2 out of 5 Americans have gastrointestinal disorders: up to 20% are affected by IBS, 0.44% impacted by Crohn's and Ulcerative Colitis, and up to 1% with celiac disease. 1-3
Accurate diagnosis of non-celiac gluten sensitivity (NCGS) and celiac disease is complex because both specific and nonspecific pathways of the immune system are involved.
The GHP evaluates an individual’s risk factors to celiac disease and Crohn’s disease, presence of gluten sensitivity and other GI disorders. The GHP also includes Anti-Saccharomyces cerevisiae Antibodies (ASCA) a possible indication for Crohn’s disease. 4, 5
Celiac disease risk is determined based on the presence or absence of the HLA-DQ genotypes tested.3 While both are necessary pieces of the CD puzzle, the DQ2.5 genotypes is associated with a much greater risk of CD than the DQ8 genotype. Serum antibodies (tTG and DGP) are evaluated because of their high sensitivity and specificity for active CD. Total serum IgA is measured to test for selective IgA deficiency, which if present, reduces the significance of both tTG and DGP IgA antibody levels as predictors of untreated CD and elevates the utility of IgG antibody levels for both tTG and DGP.
ASCA tests for Crohn’s disease risk. The Alcat Test is performed to screen for gluten/gliadin sensitivity and sensitivity to non-gluten containing grains. A patient may have a non-celiac genotype as well as negative serum antibodies to gluten but still show elevated gluten sensitivity via their innate immune system, reflecting non-celiac gluten sensitivity. 6, 7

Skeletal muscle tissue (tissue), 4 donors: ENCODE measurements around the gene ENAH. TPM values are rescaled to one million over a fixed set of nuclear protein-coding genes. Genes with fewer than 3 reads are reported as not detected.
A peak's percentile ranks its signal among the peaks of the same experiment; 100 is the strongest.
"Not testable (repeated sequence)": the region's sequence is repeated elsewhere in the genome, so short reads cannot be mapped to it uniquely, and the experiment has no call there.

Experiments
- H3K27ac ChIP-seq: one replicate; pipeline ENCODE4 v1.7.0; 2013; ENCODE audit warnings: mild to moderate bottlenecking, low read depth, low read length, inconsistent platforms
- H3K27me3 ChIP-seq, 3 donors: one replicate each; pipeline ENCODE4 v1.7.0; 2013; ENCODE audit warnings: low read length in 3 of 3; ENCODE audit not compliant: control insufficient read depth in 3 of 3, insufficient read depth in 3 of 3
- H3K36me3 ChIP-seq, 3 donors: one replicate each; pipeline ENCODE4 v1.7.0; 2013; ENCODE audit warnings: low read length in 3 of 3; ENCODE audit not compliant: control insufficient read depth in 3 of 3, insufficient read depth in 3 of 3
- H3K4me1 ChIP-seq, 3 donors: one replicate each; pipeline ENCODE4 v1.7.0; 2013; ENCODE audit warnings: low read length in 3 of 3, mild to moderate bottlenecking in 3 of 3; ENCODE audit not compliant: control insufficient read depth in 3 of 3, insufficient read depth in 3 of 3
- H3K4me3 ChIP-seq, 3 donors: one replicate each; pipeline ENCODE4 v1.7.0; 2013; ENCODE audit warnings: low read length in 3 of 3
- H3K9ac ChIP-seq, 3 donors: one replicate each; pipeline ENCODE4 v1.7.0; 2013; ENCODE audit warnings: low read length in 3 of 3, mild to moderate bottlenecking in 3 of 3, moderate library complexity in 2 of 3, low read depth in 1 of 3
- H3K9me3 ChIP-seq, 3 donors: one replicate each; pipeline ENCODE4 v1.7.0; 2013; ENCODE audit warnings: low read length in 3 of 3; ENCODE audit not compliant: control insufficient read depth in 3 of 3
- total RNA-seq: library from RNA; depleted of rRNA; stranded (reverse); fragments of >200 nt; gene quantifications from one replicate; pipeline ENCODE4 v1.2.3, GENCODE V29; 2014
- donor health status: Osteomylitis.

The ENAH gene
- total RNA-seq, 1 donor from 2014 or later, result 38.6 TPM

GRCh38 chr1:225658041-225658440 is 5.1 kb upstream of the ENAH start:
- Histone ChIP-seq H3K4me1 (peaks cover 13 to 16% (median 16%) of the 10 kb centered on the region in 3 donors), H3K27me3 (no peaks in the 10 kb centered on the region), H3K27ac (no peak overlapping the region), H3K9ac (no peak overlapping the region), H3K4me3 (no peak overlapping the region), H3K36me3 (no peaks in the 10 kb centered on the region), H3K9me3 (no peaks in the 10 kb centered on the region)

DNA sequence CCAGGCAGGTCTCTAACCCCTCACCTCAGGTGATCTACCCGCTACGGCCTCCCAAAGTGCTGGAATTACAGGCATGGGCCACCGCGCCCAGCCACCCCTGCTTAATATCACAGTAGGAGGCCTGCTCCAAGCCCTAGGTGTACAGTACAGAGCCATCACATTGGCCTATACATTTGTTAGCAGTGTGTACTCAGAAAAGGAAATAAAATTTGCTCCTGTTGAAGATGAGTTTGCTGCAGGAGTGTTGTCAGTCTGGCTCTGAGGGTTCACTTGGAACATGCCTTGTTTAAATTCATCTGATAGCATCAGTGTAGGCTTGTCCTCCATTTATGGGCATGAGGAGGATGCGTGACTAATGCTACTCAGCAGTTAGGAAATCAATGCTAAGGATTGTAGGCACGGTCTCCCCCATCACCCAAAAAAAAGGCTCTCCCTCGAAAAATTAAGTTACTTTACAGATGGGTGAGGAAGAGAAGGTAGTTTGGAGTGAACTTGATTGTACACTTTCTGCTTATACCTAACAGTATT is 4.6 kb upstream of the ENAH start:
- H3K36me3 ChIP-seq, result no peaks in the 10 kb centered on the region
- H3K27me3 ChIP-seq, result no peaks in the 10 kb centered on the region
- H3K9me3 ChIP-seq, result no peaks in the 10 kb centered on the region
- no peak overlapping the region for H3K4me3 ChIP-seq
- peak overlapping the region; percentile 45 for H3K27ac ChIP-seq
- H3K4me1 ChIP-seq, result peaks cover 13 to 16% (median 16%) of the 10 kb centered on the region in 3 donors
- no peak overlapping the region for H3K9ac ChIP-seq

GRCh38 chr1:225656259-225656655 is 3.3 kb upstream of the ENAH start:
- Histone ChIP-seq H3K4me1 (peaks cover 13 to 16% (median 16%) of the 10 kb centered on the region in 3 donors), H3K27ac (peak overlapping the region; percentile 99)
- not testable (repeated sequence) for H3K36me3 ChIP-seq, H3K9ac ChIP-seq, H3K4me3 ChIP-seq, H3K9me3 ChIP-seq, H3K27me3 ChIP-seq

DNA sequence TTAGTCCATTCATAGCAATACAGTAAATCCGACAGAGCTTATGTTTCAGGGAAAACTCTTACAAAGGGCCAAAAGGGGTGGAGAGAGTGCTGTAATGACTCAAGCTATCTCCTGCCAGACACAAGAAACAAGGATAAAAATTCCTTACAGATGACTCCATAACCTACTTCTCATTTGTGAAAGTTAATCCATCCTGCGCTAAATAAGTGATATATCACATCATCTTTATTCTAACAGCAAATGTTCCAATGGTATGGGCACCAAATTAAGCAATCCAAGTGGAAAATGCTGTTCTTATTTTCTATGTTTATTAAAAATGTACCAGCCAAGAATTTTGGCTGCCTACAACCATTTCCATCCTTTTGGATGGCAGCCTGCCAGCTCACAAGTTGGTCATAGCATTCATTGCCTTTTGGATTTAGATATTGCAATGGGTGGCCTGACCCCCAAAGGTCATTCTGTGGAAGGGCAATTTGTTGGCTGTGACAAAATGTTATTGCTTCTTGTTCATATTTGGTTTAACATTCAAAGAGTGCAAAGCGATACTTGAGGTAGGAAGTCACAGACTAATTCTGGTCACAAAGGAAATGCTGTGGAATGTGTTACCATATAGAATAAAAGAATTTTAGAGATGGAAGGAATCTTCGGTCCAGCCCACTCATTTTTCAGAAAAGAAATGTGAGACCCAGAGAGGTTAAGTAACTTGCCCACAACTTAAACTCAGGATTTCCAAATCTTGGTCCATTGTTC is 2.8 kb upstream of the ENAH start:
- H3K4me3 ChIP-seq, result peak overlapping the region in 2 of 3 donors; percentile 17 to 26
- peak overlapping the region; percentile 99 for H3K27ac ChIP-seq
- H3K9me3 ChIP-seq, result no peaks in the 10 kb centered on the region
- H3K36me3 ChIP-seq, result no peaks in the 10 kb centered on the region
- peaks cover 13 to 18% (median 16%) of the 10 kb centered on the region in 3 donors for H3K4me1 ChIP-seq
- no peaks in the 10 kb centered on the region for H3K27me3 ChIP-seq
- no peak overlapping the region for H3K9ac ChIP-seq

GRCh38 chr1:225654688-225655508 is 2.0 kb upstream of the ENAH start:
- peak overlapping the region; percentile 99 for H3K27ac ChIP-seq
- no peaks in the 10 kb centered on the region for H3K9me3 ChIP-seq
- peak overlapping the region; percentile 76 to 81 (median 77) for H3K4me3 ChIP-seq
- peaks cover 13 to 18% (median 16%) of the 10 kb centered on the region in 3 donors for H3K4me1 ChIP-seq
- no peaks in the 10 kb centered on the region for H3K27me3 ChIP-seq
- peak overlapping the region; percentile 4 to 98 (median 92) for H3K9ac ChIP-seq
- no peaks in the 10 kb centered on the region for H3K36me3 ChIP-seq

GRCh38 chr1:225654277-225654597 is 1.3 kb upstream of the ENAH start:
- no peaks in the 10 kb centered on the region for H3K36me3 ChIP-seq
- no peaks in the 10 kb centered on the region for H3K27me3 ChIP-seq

HLA-DQ Typing for celiac disease –HLA -DQ2.5 and HLA-DQ8
Strong evidence shows that in order to develop celiac disease, a person must have one or both of two genotypes known as HLA-DQ2.5 and HLA-DQ8. More than 95% of patients with celiac disease have at least one of the two genetics. Most celiac patients (more than 90%) carry the DQ2 genetic.
The absence of both genotypes would render the likelihood of developing celiac disease highly unlikely.
Alcat Test for food sensitivity
The Alcat Test identifies cellular reactions to 19 items that may trigger inflammation.
Included in this panel are the following items:
Gluten Containing: Gluten, Gliadin, Barley, Malt, Spelt, Rye and Wheat
Non-Gluten Containing: Amaranth, Quinoa, Oat, Sorghum, Rice, Corn, Millet, Buckwheat, Wild Rice, Teff, Tapioca, and Candida albicans
Tissue Transglutaminase Antibody (tTG) - IgA & IgG
In active celiac disease, damaged enterocytes produce tTG, therefore antibodies against tTG (IgA and/or IgG) are indicative of an active disease process. In patients with normal total IgA levels and negative tTG antibodies, the diagnosis of active celiac disease is unlikely. However, a certain percentage of patients with celiac disease may be seronegative. If tTG IgA is negative, while celiac disease is suspected, then additional markers included in this panel become more relevant in the diagnosis of gluten-related disorders.
Deaminated Gliadin Peptide (DGP) Antibody - IgA & IgG
Deaminated gliadin can bind with tTG and become immunogenic. Therefore, detecting the presence of elevated IgA and/or IgG antibodies against DGP is an additional indicator of active celiac disease process.
Anti-Saccharomyces Cerevisiae Antibody (ASCA)